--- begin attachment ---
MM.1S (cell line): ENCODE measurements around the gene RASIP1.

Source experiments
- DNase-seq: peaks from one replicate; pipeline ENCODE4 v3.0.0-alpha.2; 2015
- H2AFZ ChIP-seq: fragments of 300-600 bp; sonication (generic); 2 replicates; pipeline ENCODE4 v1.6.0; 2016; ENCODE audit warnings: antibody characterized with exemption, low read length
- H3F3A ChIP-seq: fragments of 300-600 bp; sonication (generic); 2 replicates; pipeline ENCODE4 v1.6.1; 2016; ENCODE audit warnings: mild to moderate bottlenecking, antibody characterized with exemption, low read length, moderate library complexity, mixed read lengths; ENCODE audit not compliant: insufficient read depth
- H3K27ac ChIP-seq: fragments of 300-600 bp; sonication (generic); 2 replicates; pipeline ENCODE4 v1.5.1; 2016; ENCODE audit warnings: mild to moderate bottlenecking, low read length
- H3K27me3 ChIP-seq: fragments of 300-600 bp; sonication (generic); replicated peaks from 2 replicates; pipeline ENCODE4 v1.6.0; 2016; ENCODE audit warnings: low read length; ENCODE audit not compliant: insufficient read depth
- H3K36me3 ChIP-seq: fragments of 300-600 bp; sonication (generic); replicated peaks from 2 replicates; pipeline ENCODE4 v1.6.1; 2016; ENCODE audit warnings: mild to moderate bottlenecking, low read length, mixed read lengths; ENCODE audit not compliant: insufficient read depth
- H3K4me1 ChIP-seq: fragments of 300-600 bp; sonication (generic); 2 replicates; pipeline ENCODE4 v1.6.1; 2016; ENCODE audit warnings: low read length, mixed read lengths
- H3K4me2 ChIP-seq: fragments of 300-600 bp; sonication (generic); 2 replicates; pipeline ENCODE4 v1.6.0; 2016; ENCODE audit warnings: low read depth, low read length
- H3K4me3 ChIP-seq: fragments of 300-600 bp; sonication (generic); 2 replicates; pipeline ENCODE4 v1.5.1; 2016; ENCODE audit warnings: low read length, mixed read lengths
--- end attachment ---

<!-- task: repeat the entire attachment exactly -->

MM.1S (cell line): ENCODE measurements around the gene RASIP1.

Source experiments
- DNase-seq: peaks from one replicate; pipeline ENCODE4 v3.0.0-alpha.2; 2015
- H2AFZ ChIP-seq: fragments of 300-600 bp; sonication (generic); 2 replicates; pipeline ENCODE4 v1.6.0; 2016; ENCODE audit warnings: antibody characterized with exemption, low read length
- H3F3A ChIP-seq: fragments of 300-600 bp; sonication (generic); 2 replicates; pipeline ENCODE4 v1.6.1; 2016; ENCODE audit warnings: mild to moderate bottlenecking, antibody characterized with exemption, low read length, moderate library complexity, mixed read lengths; ENCODE audit not compliant: insufficient read depth
- H3K27ac ChIP-seq: fragments of 300-600 bp; sonication (generic); 2 replicates; pipeline ENCODE4 v1.5.1; 2016; ENCODE audit warnings: mild to moderate bottlenecking, low read length
- H3K27me3 ChIP-seq: fragments of 300-600 bp; sonication (generic); replicated peaks from 2 replicates; pipeline ENCODE4 v1.6.0; 2016; ENCODE audit warnings: low read length; ENCODE audit not compliant: insufficient read depth
- H3K36me3 ChIP-seq: fragments of 300-600 bp; sonication (generic); replicated peaks from 2 replicates; pipeline ENCODE4 v1.6.1; 2016; ENCODE audit warnings: mild to moderate bottlenecking, low read length, mixed read lengths; ENCODE audit not compliant: insufficient read depth
- H3K4me1 ChIP-seq: fragments of 300-600 bp; sonication (generic); 2 replicates; pipeline ENCODE4 v1.6.1; 2016; ENCODE audit warnings: low read length, mixed read lengths
- H3K4me2 ChIP-seq: fragments of 300-600 bp; sonication (generic); 2 replicates; pipeline ENCODE4 v1.6.0; 2016; ENCODE audit warnings: low read depth, low read length
- H3K4me3 ChIP-seq: fragments of 300-600 bp; sonication (generic); 2 replicates; pipeline ENCODE4 v1.5.1; 2016; ENCODE audit warnings: low read length, mixed read lengths